MLAs move to independent makes Sinn Fein Assembly’s largest party
It’s not the way Sir Jeffrey Donaldson will have wanted to start his first full day as DUP leader.
During Edwin Poots’ brief time in charge, several representatives quit the party, but the departures did not go beyond council level.
As his successor was addressing the media outside the La Mon Hotel and pledging to unite the party late last night, his North Down MLA was sending in his resignation letter.
Alex Easton is the last person you’d imagine would cause controversy.
He isn’t one of the DUP’s louder personalities at Stormont. A softly spoken, mild-mannered MLA, he passes below the radar most of the time. He is best known for his ferocious constituency work.
But his resignation statement given to the Belfast Telegraph, showed that still waters can run deep. Sir Jeffrey will today have to deal with the fall-out of Easton’s departure even though the North Down representative’s disillusionment isn’t linked to his leadership.
The Bangor man’s decision to sit as an independent unionist now makes Sinn Fein the largest party in the Assembly with its 27 to the DUP’s 26 – if you discount Jim Wells, which the DUP does.
Easton certainly didn’t mince his words about his former party. “I am at the end of my tether with u-turns and reaction politics,” he said.
He saw no “respect, discipline or decency” in the DUP in recent times. Not publicly identified with either the Donaldson or Poots camps, he blamed elements of both for damaging the party as they knifed each other in the back and caused “hurt on a daily basis”.
The North Down MLA has significantly built the DUP vote in the constituency. He topped the poll in the March 2017 Assembly election and reduced the 9,000 majority of then sitting independent MP, Lady Sylvia Hermon, to just 1,200 in the Westminster poll three months later.
Although the bookies favourite to take the seat in 2019, he came up short against Alliance’s Dr Stephen Farry.
Sir Jeffrey will have hoped that departures from the DUP had ended with him taking up the reins of power. He needs to stop the rot and change the narrative that the party is on an irreversible downward trajectory.
His biggest challenge in recent days has been making peace with his former leadership rival. Poots’ unopposed election as DUP vice-chairman last night was significant. He is now a party grandee and is surely on course to succeed Lord Morrow when he steps down as chairman.
Sir Jeffrey was keeping his pledge to build bridges in the bruised party. But as he spoke of that “coming together, healing, uniting” to the media, he won’t have expected a fresh crisis.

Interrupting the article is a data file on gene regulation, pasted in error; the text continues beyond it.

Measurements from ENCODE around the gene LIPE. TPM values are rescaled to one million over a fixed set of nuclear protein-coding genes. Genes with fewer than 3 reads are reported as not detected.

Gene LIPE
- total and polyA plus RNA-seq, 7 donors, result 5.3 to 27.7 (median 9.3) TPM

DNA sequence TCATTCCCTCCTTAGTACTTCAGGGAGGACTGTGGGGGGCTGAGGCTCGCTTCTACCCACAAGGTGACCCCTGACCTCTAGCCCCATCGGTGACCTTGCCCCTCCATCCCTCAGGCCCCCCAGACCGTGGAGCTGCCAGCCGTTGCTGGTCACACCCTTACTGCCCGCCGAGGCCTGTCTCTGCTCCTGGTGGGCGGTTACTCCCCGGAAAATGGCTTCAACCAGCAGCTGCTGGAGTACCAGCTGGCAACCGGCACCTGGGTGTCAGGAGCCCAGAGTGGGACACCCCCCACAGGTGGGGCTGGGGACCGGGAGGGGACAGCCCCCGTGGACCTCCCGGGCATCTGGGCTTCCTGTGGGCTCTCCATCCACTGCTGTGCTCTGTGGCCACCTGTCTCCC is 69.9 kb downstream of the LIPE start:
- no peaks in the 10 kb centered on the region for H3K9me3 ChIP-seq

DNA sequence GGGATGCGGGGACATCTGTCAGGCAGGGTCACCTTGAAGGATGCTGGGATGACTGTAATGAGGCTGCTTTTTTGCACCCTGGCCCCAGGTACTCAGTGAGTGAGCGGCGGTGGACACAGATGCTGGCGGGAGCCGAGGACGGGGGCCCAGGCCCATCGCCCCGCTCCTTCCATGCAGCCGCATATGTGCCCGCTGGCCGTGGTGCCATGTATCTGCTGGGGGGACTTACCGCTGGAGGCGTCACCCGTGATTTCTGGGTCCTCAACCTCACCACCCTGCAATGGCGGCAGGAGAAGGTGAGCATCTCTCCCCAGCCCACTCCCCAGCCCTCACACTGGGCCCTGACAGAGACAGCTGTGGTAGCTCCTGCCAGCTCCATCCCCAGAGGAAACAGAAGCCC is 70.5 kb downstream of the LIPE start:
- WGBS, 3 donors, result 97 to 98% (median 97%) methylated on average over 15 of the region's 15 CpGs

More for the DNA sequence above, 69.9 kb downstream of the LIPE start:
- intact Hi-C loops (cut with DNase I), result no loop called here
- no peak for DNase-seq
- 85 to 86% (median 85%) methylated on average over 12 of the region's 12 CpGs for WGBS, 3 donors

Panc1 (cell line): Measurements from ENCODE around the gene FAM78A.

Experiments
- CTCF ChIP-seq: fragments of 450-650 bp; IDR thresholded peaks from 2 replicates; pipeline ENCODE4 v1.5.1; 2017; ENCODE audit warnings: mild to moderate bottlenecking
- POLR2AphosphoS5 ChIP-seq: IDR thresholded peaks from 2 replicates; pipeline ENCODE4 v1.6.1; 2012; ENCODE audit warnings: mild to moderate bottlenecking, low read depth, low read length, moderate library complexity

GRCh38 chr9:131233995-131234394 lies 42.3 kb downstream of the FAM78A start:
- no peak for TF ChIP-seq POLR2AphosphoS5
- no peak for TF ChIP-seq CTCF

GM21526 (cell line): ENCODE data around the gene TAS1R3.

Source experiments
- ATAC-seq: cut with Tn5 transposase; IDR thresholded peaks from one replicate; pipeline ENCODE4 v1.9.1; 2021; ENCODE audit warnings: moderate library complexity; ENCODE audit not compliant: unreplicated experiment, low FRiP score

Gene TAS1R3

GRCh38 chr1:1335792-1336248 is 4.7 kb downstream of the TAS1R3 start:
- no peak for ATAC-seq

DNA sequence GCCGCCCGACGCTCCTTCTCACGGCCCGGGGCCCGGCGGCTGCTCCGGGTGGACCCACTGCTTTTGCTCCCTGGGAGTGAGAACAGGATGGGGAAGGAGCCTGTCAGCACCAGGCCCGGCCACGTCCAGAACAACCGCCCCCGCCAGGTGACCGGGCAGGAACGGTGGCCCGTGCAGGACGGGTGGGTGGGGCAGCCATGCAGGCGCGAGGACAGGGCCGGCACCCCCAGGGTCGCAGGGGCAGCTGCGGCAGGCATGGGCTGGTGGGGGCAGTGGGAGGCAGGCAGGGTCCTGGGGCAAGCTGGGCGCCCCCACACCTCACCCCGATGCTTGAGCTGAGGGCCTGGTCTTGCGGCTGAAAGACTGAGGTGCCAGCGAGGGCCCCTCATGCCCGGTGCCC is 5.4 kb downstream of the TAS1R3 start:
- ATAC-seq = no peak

The DUP has already lost five councillors in a month. Newry, Mourne and Down Council members Glyn Hanna and Kathryn Owen, and Derry and Strabane councillor Ryan McCready – all Donaldson supporters – quit, although the new leader must stand an excellent chance of bringing them back into the ranks.
Portadown councillor Darryn Causby quit after Poots was ousted, saying the former DUP leader had never received the support he deserved, and questioning devolution.
Limavady councillor James McCorkell resigned two days ago, claiming the party had “lost its soul” and mandatory power-sharing had “failed unionism”.
Sir Jeffrey now needs Easton’s resignation to be the last. The North Down MLA clearly believes his own brand is more powerful electorally than the DUP’s. The new party leader won’t want other representatives making the same calculation.
Easton feels under-valued and poorly treated by his former party. He said he had given over two decades of his life to the DUP “sometimes to the detriment” of his well-being and “few have cared how I felt”.
Last year, he told this reporter of his daily battle with mental health issues since he suffered physical and emotional abuse as a child.
He said while he loved his life in politics, he found the “nasty, aggressive side of it” very challenging. He previously worked in a carpet sample-making factory and as a hospital clerical officer.
“I entered politics by accident because I love helping people on the ground with day-to-day issues. My constituency work – away from the public domain – is what I excel at,” he said.
The North Down MLA is set to be tested in 10 months when he goes head-to-head with his old party in the Assembly election.
A seasoned and instinctively calm politician, Sir Jeffrey will certainly not be thrown of course by Easton’s decision. But it’s a reminder that resignations and setbacks are now par for the course for DUP leaders.
As one Twitter wag quipped: “Jeffrey had a good run there for a few hours.”